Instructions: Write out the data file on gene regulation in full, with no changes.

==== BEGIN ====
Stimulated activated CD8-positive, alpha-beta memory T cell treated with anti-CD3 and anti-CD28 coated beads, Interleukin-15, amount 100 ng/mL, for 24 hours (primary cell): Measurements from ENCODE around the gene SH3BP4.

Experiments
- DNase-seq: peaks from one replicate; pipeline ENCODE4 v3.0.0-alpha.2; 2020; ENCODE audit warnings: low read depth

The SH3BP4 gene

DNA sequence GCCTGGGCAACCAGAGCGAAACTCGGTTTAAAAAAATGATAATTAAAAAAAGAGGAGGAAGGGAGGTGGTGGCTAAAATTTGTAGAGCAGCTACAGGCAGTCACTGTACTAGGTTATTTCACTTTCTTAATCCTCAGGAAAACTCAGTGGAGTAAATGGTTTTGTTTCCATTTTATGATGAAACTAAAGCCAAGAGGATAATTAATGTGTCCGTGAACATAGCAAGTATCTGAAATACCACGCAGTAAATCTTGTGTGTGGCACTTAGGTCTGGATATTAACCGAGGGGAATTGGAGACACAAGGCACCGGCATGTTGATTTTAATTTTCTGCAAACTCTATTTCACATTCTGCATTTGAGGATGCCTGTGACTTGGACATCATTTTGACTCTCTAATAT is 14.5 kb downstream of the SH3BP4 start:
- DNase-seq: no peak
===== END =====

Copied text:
Stimulated activated CD8-positive, alpha-beta memory T cell treated with anti-CD3 and anti-CD28 coated beads, Interleukin-15, amount 100 ng/mL, for 24 hours (primary cell): Measurements from ENCODE around the gene SH3BP4.

Experiments
- DNase-seq: peaks from one replicate; pipeline ENCODE4 v3.0.0-alpha.2; 2020; ENCODE audit warnings: low read depth

The SH3BP4 gene

DNA sequence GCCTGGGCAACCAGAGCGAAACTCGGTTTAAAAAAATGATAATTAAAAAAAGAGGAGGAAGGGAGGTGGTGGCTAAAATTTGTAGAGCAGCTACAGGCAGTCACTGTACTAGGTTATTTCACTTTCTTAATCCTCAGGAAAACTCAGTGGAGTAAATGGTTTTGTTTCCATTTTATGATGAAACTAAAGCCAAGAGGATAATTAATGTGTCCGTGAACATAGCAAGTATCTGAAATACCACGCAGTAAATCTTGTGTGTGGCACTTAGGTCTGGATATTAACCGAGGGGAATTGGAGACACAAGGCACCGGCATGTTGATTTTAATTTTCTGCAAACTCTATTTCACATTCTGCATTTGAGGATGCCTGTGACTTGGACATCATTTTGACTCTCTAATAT is 14.5 kb downstream of the SH3BP4 start:
- DNase-seq: no peak